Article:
More than three-quarters of Scots support assisted dying, according to a survey.
The poll was carried out for a new report called Time For Choice, which will be launched by the Dignity in Dying Scotland charity at a parliamentary event on Tuesday.
The survey by YouGov of 1,084 adults found 58% had seen someone suffering at the end of their life and 77% support assisted dying, while 12% of respondents are opposed to a proposed Bill on the issue.
Dignity in Dying Scotland estimates up to 650 people who are dying end their own lives every year, and it described the suicides of terminally ill people as “often lonely and violent”.
Liberal Democrat MSP Liam McArthur has put forward an Assisted Dying Bill which would allow a terminally ill adult of sound mind to legally seek assistance to end their life through approved medication, following the approval of two doctors.
It has been opposed by the Catholic Church in Scotland and the Scottish Association of Mosques. The Church of Scotland has pledged to review its initial opposition to the Bill due to “very deep and meaningful” conversations.
Assisted dying legislation is already in use in Australia, New Zealand and 10 US states.
The charity claimed 79% of disabled Scots and 73% of Church of Scotland members are in favour of the Assisted Dying Bill.
Its report highlights the case of Robert Easton, 69, a retired firefighter from Hamilton, South Lanarkshire, who researched suicide before his death from pancreatic cancer.
His daughter Joanne described the methods he considered as “brutal”.
Ms Easton said: “All he wanted was the chance and control to end his own life when he wanted to.”
Ally Thomson, director of Dignity in Dying Scotland, said: “The evidence is overwhelming that the current blanket ban forces dying people to make increasingly desperate decisions.
“There is nothing compassionate, safe, transparent or regulated about dying people taking matters into their own hands or trying desperately to scrape together £15,000 to have a peaceful death abroad.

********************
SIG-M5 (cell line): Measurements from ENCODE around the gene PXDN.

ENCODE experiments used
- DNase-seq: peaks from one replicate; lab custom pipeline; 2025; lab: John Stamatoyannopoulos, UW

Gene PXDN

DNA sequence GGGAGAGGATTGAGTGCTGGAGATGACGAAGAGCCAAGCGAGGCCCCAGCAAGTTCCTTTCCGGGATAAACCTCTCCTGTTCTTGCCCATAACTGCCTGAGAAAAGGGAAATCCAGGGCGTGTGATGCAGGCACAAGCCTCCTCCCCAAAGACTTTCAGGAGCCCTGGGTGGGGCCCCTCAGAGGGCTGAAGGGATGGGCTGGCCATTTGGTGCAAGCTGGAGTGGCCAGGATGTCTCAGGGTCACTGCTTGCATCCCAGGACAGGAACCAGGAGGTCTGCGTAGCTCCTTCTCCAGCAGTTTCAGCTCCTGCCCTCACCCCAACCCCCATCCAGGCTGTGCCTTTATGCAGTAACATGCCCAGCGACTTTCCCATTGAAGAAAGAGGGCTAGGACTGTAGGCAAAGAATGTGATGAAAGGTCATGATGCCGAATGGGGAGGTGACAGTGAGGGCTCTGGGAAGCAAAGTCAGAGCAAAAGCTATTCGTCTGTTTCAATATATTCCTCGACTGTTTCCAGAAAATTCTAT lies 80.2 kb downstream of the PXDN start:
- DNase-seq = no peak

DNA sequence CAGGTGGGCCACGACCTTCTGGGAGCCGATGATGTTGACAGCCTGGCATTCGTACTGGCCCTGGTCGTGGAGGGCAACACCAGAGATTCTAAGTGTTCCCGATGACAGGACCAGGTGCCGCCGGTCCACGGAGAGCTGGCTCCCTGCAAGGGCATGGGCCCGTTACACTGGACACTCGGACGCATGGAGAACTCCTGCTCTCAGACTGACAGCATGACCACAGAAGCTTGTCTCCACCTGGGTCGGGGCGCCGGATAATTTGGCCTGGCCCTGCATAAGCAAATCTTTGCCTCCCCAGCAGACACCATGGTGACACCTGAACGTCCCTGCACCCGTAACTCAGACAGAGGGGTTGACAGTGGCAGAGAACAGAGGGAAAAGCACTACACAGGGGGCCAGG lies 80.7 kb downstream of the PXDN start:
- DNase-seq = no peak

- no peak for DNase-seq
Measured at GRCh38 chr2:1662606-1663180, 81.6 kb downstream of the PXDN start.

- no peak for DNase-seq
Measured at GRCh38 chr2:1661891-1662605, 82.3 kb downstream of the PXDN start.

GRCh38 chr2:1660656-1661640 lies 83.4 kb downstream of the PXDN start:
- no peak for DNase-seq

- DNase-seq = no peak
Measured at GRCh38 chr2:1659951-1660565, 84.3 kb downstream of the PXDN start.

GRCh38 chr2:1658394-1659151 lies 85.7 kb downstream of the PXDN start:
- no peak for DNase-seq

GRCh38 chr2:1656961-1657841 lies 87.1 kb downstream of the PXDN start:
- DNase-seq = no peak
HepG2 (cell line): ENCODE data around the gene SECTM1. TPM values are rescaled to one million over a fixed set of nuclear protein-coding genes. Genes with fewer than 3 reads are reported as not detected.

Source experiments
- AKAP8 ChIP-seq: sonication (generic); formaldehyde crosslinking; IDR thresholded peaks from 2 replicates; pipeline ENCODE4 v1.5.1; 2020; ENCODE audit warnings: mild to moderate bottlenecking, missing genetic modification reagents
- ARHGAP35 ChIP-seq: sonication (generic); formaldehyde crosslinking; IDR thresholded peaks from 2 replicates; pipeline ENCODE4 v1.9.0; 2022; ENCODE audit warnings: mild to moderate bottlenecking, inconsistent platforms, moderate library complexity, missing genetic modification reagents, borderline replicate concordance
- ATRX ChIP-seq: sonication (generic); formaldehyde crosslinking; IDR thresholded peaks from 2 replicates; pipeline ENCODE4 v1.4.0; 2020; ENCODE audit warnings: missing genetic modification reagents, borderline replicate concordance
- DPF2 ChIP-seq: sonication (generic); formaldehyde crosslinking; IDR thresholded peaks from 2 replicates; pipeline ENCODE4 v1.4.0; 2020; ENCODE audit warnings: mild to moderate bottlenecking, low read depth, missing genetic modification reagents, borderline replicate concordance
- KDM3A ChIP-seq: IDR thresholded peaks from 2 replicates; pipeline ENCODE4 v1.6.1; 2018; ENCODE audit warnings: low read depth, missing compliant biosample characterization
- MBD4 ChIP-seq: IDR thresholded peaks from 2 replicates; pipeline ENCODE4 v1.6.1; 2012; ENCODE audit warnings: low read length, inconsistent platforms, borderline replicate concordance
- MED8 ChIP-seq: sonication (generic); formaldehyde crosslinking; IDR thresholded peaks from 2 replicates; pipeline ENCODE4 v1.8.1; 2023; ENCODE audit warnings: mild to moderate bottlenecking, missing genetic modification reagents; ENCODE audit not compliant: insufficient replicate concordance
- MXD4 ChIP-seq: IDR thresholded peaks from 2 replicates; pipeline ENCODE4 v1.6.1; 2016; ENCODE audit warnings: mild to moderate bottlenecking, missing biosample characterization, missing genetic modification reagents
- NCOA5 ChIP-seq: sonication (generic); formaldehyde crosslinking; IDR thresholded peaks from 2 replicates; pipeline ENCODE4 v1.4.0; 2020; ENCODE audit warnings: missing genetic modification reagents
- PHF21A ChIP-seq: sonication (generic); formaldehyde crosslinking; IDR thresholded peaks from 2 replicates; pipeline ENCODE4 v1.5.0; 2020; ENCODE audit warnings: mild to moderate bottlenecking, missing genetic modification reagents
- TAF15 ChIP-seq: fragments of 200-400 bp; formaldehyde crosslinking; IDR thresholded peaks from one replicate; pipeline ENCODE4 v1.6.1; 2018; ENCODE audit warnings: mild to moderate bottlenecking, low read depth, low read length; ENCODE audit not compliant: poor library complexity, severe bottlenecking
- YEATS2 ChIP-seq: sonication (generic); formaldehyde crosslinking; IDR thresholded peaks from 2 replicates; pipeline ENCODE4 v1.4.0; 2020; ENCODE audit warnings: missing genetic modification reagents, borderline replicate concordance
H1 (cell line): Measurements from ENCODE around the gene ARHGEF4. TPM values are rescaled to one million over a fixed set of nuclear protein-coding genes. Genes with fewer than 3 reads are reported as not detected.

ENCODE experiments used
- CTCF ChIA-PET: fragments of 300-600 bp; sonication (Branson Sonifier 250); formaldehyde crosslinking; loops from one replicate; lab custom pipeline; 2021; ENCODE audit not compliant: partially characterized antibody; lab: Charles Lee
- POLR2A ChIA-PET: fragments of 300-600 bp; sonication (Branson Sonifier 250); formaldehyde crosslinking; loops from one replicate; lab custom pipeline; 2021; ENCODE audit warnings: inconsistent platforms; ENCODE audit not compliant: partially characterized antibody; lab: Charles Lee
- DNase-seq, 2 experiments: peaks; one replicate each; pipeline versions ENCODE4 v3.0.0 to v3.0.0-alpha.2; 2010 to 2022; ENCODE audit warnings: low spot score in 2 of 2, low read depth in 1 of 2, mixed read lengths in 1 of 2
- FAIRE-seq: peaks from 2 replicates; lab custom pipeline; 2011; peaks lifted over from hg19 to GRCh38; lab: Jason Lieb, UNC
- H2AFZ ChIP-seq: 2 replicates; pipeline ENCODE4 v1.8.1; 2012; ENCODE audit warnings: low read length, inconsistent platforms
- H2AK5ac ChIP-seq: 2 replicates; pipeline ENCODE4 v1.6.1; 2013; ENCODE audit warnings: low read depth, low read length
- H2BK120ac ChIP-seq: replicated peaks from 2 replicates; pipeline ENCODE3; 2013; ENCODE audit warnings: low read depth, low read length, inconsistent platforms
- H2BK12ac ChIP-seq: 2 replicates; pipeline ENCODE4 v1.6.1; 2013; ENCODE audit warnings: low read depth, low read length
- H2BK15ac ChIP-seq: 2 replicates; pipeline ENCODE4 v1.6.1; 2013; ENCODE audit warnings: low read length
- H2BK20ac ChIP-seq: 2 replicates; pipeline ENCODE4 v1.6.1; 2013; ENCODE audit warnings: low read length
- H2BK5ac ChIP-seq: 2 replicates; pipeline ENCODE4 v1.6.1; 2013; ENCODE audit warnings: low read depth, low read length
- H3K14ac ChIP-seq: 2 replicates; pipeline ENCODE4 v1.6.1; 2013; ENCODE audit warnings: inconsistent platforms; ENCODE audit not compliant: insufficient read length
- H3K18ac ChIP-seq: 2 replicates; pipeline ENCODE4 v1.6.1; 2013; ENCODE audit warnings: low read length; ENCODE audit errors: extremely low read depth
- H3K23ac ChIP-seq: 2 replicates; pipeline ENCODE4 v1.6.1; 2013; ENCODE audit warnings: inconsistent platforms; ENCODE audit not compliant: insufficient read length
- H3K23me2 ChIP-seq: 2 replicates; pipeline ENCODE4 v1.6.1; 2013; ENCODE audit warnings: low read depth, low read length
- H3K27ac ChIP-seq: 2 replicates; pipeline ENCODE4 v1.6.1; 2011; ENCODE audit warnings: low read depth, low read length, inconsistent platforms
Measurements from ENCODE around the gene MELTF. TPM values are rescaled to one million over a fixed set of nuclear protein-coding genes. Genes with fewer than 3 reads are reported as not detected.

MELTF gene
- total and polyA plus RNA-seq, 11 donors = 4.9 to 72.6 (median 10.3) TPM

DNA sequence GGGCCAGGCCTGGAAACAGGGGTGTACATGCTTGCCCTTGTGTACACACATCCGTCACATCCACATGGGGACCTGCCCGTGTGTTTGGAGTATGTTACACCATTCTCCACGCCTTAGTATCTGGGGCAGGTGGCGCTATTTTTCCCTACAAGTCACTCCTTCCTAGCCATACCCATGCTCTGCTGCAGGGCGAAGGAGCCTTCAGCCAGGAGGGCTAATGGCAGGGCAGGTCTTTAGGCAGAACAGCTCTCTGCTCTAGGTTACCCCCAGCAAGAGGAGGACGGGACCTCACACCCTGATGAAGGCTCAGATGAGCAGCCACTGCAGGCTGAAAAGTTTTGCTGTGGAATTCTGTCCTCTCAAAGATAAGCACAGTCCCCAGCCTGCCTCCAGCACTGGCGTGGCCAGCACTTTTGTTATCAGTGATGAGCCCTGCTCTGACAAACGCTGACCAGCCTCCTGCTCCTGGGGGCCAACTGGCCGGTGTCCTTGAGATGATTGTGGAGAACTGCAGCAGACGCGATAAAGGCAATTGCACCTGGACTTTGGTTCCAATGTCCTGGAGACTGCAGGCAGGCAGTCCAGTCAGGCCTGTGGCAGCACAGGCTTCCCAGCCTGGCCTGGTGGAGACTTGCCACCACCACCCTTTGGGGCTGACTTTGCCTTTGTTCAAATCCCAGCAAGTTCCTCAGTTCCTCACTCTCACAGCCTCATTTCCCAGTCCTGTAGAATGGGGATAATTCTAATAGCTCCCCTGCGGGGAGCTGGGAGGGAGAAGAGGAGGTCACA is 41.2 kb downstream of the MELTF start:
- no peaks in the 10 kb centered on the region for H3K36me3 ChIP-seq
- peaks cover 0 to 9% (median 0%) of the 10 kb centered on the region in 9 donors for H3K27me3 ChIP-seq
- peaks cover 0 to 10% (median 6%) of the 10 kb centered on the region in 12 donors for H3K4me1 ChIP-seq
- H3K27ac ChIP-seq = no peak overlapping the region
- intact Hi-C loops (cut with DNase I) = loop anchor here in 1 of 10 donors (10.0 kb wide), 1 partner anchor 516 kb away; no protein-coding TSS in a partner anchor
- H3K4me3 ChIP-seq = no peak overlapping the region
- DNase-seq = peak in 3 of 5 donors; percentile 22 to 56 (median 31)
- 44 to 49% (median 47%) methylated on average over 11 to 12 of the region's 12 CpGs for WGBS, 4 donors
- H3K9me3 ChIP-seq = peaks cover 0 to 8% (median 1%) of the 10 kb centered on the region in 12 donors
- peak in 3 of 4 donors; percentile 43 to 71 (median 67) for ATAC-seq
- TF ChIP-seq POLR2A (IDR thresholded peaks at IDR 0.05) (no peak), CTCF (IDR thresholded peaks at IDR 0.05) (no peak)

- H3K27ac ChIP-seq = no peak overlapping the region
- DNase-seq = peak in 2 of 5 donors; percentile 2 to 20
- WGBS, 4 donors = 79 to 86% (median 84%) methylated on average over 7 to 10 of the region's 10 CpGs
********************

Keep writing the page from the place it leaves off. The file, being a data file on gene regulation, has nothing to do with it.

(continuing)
“This suffering is a reality for dying Scots right now and I call on MSPs to listen to what the majority of us want, what terminally ill people are telling us they need and vote to consign these harms to history.”
Mr McArthur said: “While I welcome the report’s findings and their contribution to the evidence that backs my member’s Bill, I am greatly concerned about the situation on the ground for dying people facing a bad death.
“The evidence uncovered as regards the extent of suffering and what the lack of a safeguarded assisted dying law is driving terminally ill Scots to consider is in line with the experiences that people from all across Scotland are getting in touch to tell me about.
“We know that excellent palliative care is the right path for the majority of dying people but for those who need more choice, right now they are being failed by a bad law.
“I am particularly struck by the fact that support for my proposals is so high amongst disabled Scots and those who attend the Church of Scotland.
“I think this is significant in light of some of the concerns that have been raised in the context of the debate about my proposals.
“In truth, we know that the evidence shows that tightly safeguarded and compassionate assisted dying laws work not only in giving dying people what they need but in providing protections for all groups as well.”